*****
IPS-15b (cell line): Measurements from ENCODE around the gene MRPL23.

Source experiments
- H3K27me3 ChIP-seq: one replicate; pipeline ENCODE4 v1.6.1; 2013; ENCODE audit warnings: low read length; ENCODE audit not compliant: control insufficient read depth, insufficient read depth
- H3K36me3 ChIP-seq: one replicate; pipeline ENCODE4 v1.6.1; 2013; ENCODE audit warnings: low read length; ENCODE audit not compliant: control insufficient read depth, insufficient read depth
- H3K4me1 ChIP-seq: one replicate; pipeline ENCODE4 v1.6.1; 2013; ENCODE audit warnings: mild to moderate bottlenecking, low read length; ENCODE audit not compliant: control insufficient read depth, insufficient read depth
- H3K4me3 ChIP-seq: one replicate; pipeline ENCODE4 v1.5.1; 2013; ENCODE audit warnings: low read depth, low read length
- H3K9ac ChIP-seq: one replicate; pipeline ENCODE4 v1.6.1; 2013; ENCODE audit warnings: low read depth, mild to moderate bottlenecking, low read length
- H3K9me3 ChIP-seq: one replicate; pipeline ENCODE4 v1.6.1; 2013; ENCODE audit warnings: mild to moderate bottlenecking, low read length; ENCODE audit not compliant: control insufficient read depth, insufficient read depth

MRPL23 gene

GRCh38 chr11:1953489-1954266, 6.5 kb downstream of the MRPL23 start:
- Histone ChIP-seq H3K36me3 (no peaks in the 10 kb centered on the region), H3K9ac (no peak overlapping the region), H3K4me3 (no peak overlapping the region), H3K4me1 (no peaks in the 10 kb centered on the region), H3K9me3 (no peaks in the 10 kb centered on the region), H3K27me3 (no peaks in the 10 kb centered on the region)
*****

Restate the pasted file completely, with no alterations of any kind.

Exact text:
IPS-15b (cell line): Measurements from ENCODE around the gene MRPL23.

Source experiments
- H3K27me3 ChIP-seq: one replicate; pipeline ENCODE4 v1.6.1; 2013; ENCODE audit warnings: low read length; ENCODE audit not compliant: control insufficient read depth, insufficient read depth
- H3K36me3 ChIP-seq: one replicate; pipeline ENCODE4 v1.6.1; 2013; ENCODE audit warnings: low read length; ENCODE audit not compliant: control insufficient read depth, insufficient read depth
- H3K4me1 ChIP-seq: one replicate; pipeline ENCODE4 v1.6.1; 2013; ENCODE audit warnings: mild to moderate bottlenecking, low read length; ENCODE audit not compliant: control insufficient read depth, insufficient read depth
- H3K4me3 ChIP-seq: one replicate; pipeline ENCODE4 v1.5.1; 2013; ENCODE audit warnings: low read depth, low read length
- H3K9ac ChIP-seq: one replicate; pipeline ENCODE4 v1.6.1; 2013; ENCODE audit warnings: low read depth, mild to moderate bottlenecking, low read length
- H3K9me3 ChIP-seq: one replicate; pipeline ENCODE4 v1.6.1; 2013; ENCODE audit warnings: mild to moderate bottlenecking, low read length; ENCODE audit not compliant: control insufficient read depth, insufficient read depth

MRPL23 gene

GRCh38 chr11:1953489-1954266, 6.5 kb downstream of the MRPL23 start:
- Histone ChIP-seq H3K36me3 (no peaks in the 10 kb centered on the region), H3K9ac (no peak overlapping the region), H3K4me3 (no peak overlapping the region), H3K4me1 (no peaks in the 10 kb centered on the region), H3K9me3 (no peaks in the 10 kb centered on the region), H3K27me3 (no peaks in the 10 kb centered on the region)